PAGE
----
FREE SHIPPING ALL ORDERS!
by Tim Covey
I recently heard a sermon based on Genesis 26. In this passage, Isaac went and dug up water wells to help his family get through a famine. The wells that he went to dig were the same wells that his father, Abraham, had dug many years prior. After Abraham had passed away, the Philistines in that area covered up the wells…and yet Isaac remembered where they were located and went back anyway.
This sermon was on Father’s Day, and the Pastor used this to illustrate how as Dad’s we are often teaching our children things that we do not always realize at the time.
We are constantly “digging wells” that our children will come back to later in life whether we are doing this intentionally or not.
This is kind of like the old saying “more is caught than taught.”
Being Father’s Day, this was used to illustrate the importance of the influence of fathers…and it was a great message. As I listened, I couldn’t help (as usual) but think about how this same concept applies to all of us as coaches as well.
A while back, I received a thank-you card from a former player, and it immediately reminded me why I coach. It’s not for the wins (although I HATE to lose), the trophies (although they are cool), or the paycheck (although it does make me rich…ok that part isn’t true).
At the end of the day it is for the relationships built, the opportunity to give our players a positive experience, and to hopefully have a positive impact on the young ladies in our program.
The card did not say anything about teaching skills, winning games, or playing time. Rather, just a simple thanks to my family (the true “heroes” if you are a spouse/parent) for their support of my time spent away from them while I coached. And thanking me for coaching her.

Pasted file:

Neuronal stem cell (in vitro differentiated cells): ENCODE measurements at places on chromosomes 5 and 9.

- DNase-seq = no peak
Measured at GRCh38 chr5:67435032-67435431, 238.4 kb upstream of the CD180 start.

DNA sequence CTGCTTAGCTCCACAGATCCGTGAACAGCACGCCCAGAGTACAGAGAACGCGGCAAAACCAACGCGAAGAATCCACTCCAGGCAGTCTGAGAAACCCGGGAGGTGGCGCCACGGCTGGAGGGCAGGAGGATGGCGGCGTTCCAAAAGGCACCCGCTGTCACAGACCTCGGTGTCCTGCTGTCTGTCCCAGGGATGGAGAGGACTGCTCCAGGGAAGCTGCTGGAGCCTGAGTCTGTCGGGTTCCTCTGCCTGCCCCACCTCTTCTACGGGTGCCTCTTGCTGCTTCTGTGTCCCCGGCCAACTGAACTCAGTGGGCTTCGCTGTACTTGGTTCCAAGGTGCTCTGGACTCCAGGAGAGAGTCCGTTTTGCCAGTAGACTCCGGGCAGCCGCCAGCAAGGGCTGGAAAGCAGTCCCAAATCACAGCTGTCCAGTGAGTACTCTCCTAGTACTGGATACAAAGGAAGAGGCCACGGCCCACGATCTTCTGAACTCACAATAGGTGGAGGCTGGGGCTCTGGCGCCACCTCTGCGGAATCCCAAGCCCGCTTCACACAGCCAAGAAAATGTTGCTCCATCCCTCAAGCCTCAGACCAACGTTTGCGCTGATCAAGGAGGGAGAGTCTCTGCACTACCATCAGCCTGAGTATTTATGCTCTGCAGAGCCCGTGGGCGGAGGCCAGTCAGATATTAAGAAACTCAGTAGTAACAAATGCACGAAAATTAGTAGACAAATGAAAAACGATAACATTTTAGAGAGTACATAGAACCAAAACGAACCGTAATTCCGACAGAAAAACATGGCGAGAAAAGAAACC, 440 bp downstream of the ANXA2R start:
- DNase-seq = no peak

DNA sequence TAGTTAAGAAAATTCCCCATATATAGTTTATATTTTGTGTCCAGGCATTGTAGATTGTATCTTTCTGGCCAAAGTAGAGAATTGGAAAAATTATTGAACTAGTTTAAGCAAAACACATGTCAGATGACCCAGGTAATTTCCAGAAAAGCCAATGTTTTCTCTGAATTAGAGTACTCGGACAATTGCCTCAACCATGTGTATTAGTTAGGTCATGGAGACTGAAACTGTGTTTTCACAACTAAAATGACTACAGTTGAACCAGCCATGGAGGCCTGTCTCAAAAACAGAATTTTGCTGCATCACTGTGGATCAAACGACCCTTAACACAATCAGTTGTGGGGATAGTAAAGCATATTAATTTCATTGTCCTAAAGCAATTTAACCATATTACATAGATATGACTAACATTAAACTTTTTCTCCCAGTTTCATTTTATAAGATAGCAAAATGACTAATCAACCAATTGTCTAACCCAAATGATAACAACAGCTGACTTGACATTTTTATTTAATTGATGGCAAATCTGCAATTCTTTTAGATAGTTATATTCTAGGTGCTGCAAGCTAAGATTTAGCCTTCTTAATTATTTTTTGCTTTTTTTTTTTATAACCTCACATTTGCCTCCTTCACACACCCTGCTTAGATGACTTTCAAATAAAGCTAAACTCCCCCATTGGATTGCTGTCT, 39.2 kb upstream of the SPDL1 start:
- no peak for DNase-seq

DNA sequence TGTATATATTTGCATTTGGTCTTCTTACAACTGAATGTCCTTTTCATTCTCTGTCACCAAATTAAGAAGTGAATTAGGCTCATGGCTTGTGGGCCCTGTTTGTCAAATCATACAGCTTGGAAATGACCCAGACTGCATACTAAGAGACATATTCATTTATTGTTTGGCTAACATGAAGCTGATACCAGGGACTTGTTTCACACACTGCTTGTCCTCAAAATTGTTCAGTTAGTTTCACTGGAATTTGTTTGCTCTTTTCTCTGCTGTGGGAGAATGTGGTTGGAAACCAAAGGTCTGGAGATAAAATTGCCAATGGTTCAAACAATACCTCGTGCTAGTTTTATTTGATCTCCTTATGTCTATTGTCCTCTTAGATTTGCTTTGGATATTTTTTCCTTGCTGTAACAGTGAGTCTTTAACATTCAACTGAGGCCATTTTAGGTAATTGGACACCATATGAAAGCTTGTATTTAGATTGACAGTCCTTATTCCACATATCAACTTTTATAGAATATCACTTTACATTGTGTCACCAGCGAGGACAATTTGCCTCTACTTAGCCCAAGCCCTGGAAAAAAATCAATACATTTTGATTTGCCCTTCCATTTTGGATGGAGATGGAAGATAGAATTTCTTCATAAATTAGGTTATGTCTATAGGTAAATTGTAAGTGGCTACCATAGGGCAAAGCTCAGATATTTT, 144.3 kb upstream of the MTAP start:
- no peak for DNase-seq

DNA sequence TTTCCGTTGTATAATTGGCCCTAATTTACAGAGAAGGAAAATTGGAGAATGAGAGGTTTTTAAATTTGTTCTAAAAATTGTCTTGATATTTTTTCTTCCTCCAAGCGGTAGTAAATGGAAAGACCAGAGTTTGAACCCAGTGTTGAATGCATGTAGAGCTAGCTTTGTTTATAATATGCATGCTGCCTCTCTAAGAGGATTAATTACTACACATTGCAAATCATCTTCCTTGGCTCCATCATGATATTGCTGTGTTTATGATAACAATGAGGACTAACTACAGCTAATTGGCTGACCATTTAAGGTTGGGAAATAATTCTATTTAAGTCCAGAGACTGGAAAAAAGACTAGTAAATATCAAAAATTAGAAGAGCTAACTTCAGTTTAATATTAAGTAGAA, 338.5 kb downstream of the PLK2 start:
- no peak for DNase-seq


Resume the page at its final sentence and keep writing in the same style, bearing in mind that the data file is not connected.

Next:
To be truthful, I often struggle with whether I’m “doing enough” to make a positive impact on our players. It becomes easy to begin playing the “comparison game.” But while looking to others for ideas is one thing, doing the comparison thing can quickly lead to self-doubt and then becoming paralyzing.
The fact of the matter is that it is in our everyday actions of encouragement, being a positive role-model, acting with integrity, and asking for forgiveness when we mess up that we can have a positive impact on those around us. And we don’t need to be Knute Rockne to do that.
Not a single one of us can do any of these things perfectly, and we will all make mistakes. Trust me I have made more than I can remember. We’re ALL human…get used to it.
But while we cannot be perfect, we can certainly make a decision about what kind of coach we will try our best to be.
Comments will be approved before showing up.
by Mark Ritchhart
by Tim Covey